‘Show Your Work’ Isn’t Just for Math Class Anymore

Filed in Business Management, Home Building by on April 23, 2015 1 Comment

green percentReminiscent of the math teachers who insisted that you “show your work,” a recent study commissioned by the Colorado Energy Office clearly demonstrates the need for detailed documentation of energy-efficiency measures and green features in all homes.

An Early Look at Energy Efficiency and Contributory Value examined sales of homes in the greater Denver metropolitan area between January 2012 and April 2014 to determine the impact that energy efficiency has on the home buying process.

Ultimately, the authors concluded, “There is a current lack of researchable and quantifiable data … Until the data is consistently available and easy to find, it is likely that the residential appraiser’s ability to develop a credible opinion of value will be limited.”

They also determined that the value of various levels of energy efficiency is market-specific. Specifically, they concluded, “It would be impossible – without understanding a property’s market area – to definitively say that one level of energy efficiency is intrinsically better across all markets and for different property types.”

Among the other observations/findings in the study:

  • The percentage of home sale listings citing “energy” increased in both local multiple listing services between 2006 and 2013, apparently indicating that such features are increasingly appealing to prospective buyers.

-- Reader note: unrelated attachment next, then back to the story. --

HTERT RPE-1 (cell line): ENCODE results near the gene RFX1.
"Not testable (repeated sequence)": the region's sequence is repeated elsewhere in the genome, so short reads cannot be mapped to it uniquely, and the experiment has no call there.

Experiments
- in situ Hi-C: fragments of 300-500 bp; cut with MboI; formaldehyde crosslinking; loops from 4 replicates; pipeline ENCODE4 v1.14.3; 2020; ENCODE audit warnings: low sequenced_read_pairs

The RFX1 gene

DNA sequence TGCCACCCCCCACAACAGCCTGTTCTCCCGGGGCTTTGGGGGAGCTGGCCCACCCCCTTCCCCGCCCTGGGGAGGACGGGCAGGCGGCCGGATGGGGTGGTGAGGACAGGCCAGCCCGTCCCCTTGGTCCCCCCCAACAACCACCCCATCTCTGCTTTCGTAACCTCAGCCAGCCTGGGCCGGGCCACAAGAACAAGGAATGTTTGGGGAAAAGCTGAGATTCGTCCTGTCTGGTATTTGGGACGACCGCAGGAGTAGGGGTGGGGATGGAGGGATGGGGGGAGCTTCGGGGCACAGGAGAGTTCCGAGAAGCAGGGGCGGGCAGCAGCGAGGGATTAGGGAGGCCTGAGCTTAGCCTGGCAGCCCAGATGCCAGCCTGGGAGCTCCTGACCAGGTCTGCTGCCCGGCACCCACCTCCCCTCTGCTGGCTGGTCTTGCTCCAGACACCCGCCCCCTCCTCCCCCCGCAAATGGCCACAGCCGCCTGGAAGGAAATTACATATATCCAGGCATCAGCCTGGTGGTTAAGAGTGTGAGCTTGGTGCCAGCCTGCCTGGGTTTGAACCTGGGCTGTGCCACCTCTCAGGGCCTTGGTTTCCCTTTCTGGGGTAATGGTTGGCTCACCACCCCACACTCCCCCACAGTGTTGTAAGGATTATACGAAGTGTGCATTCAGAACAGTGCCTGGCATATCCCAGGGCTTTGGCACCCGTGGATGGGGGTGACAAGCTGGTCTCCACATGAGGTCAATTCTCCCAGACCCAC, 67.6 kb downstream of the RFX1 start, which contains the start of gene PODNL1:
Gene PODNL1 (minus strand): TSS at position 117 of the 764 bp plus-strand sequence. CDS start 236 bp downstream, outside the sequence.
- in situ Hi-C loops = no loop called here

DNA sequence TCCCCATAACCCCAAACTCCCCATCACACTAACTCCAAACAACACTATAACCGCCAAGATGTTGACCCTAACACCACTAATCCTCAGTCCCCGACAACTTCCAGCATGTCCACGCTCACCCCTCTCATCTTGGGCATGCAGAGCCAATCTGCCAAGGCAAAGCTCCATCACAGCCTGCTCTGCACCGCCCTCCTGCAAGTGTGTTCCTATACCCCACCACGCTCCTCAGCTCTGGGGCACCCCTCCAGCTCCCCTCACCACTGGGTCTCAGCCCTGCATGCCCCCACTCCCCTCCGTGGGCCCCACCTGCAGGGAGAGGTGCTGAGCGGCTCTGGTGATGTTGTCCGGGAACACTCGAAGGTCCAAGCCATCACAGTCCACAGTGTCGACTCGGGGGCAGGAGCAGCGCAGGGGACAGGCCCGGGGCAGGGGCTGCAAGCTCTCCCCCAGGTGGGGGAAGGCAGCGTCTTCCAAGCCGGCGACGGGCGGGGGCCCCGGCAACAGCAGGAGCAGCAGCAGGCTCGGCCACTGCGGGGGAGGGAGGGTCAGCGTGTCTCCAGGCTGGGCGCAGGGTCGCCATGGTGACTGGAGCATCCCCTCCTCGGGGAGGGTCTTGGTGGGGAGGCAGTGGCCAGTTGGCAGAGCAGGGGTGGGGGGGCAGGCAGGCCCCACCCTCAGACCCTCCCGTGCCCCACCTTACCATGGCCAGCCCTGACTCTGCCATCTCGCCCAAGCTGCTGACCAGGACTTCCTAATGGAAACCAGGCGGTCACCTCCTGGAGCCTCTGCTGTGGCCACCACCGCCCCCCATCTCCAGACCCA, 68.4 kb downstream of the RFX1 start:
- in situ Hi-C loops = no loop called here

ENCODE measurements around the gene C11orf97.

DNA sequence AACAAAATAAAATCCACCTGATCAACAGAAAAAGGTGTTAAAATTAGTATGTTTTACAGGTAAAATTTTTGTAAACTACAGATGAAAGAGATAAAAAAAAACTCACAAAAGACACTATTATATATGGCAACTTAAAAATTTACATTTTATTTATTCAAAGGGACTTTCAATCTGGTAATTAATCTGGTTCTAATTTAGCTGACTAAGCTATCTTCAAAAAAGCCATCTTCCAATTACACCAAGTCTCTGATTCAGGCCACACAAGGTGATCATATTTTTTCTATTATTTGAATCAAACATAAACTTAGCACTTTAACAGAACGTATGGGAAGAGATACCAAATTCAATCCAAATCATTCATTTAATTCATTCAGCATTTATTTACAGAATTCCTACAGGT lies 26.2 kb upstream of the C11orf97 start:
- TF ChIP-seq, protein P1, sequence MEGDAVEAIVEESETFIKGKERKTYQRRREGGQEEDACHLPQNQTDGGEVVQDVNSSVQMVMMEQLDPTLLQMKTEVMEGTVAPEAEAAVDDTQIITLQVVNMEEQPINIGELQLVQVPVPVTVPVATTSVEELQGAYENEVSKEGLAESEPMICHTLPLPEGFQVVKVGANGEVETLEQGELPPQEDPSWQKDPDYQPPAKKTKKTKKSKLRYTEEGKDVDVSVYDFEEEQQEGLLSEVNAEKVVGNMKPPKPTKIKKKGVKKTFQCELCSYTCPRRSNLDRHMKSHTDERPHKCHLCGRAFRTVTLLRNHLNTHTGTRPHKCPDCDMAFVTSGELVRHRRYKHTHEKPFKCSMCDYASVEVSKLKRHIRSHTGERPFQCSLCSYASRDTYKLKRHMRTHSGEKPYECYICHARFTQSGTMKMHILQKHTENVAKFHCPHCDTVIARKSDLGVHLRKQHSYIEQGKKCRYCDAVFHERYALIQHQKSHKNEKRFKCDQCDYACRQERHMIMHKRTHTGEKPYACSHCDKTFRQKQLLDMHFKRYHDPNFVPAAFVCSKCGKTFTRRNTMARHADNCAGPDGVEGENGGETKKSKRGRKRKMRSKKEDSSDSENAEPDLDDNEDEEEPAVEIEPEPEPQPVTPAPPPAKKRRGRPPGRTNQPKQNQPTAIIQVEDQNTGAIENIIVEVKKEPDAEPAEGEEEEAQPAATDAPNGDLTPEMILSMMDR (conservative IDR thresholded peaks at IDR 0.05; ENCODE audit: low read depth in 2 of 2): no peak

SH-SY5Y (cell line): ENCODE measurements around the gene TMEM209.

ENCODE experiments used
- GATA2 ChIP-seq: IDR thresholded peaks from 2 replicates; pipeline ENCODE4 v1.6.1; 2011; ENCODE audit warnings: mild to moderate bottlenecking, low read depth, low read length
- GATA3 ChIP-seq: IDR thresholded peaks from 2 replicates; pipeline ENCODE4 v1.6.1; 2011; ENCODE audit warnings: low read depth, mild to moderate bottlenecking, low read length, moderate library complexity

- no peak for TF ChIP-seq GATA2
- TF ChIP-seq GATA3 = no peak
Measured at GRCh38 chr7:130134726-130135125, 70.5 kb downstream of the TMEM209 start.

• In a very limited survey the authors conducted of home owners who purchased Energy Star-qualified homes, 96% indicated that if they were purchasing a home in the future, they would like the home to have an energy-efficiency rating so that they could compare it to other homes.
  • According to the authors: “Appraisers need third-party certified and verified energy-efficiency documentation.” Determining a home’s energy efficiency is “beyond the normal scope of work,” knowledge and experience of an appraiser.
  • Although the survey was not intended to estimate property values based on the presence of energy-efficient elements, in most of the case studies, the presence of energy-efficiency features added measurably to the value of the home. Several of the homes featured in the case studies were certified to the ICC 700 National Green Building Standard.
  • It was difficult, and sometimes impossible, for the study’s authors to separate the value of energy efficiency measures from other green features.

As previously reported in NAHBNow, a study conducted by the Lawrence Berkeley National Laboratory in collaboration with several noted academic and appraisal research experts familiar with valuing photovoltaic (PV) energy systems found that buyers are increasingly willing to pay a premium for homes with PV energy systems.

NAHB actively supports efforts to educate appraisal and realty professionals about the intrinsic value of home performance, and how certifications like the ICC 700 National Green Building Standard can help non-building professionals and their customers identify high performance homes and appreciate their benefits.

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